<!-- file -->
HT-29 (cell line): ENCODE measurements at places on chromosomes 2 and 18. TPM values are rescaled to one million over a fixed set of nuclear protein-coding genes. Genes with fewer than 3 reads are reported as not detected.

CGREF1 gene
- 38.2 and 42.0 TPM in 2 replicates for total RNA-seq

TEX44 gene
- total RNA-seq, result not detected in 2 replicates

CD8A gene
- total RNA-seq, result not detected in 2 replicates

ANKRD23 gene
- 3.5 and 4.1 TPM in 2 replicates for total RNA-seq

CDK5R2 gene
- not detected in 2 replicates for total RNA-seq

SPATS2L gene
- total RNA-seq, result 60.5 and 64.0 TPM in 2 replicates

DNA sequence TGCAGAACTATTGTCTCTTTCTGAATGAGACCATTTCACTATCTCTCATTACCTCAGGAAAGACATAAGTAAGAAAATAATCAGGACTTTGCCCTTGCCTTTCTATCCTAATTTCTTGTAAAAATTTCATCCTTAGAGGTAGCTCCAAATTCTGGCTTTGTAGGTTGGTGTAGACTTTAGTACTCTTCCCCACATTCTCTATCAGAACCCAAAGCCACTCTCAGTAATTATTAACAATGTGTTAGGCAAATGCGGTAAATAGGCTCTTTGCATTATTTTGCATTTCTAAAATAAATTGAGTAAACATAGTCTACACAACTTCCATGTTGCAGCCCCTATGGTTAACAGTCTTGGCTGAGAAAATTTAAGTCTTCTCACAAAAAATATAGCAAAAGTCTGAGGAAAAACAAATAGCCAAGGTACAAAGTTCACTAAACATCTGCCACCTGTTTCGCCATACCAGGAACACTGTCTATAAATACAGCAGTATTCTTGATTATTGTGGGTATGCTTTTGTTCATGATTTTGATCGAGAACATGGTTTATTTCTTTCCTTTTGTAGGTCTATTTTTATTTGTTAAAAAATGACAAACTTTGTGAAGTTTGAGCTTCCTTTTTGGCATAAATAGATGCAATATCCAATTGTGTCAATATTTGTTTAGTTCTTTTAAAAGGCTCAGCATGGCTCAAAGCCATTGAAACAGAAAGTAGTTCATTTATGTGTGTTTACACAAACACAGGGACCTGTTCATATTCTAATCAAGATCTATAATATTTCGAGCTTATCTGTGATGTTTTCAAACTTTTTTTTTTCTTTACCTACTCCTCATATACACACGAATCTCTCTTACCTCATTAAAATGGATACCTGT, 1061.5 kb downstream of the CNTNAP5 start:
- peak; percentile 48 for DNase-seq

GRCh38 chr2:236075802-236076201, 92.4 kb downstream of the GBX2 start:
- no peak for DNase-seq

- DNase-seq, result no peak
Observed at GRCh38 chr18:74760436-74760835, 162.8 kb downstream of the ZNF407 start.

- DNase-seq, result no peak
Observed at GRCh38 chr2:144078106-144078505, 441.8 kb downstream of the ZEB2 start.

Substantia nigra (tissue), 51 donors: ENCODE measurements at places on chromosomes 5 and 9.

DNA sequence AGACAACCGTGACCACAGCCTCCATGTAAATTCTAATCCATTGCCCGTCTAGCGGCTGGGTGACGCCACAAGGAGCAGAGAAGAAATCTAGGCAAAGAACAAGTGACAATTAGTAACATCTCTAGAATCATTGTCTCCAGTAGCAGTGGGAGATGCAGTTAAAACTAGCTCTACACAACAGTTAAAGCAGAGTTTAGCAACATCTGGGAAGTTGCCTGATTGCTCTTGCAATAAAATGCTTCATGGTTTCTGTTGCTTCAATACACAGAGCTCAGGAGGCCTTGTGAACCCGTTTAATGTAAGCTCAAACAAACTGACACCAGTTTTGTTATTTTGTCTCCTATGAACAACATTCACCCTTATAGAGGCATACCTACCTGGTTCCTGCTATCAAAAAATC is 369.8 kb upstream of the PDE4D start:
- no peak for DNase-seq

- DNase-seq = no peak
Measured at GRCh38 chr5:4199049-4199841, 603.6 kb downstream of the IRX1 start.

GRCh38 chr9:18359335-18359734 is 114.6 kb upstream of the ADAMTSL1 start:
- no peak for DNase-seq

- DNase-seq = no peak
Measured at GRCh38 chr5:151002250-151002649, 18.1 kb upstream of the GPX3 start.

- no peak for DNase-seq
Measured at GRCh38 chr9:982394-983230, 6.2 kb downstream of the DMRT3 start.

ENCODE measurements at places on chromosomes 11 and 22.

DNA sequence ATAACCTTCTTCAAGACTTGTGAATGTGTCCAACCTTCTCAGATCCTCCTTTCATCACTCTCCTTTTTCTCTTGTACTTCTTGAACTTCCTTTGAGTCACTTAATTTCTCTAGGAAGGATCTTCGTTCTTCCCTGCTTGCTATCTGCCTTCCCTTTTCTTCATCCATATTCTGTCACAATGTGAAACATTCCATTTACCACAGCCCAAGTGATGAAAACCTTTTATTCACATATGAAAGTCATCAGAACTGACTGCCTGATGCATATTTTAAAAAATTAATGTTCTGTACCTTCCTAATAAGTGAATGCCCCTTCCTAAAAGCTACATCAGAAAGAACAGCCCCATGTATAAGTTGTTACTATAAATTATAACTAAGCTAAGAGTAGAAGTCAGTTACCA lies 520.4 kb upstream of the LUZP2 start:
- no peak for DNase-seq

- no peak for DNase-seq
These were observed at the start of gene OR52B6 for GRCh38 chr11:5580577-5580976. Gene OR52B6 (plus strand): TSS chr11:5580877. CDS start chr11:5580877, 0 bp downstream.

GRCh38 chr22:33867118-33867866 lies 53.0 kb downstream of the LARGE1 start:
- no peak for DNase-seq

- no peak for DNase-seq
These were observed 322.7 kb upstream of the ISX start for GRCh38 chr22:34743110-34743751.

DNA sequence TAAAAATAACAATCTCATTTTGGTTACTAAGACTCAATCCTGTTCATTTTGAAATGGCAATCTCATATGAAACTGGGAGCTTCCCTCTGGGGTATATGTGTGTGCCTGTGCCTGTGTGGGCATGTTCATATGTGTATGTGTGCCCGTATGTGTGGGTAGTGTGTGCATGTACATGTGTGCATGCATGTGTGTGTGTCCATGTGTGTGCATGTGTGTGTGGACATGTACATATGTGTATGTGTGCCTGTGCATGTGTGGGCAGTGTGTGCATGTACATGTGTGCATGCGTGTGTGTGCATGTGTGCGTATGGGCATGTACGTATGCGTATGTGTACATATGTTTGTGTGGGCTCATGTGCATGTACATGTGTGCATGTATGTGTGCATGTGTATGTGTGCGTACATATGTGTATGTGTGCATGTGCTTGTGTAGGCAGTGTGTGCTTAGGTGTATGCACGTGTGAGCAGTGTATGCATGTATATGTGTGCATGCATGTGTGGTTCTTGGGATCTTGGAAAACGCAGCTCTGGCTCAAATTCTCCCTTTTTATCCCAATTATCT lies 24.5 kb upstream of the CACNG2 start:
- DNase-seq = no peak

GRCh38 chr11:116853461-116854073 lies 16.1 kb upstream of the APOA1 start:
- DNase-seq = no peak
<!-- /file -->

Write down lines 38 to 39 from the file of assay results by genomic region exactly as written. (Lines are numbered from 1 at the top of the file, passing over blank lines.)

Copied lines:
GRCh38 chr22:33867118-33867866 lies 53.0 kb downstream of the LARGE1 start:
- no peak for DNase-seq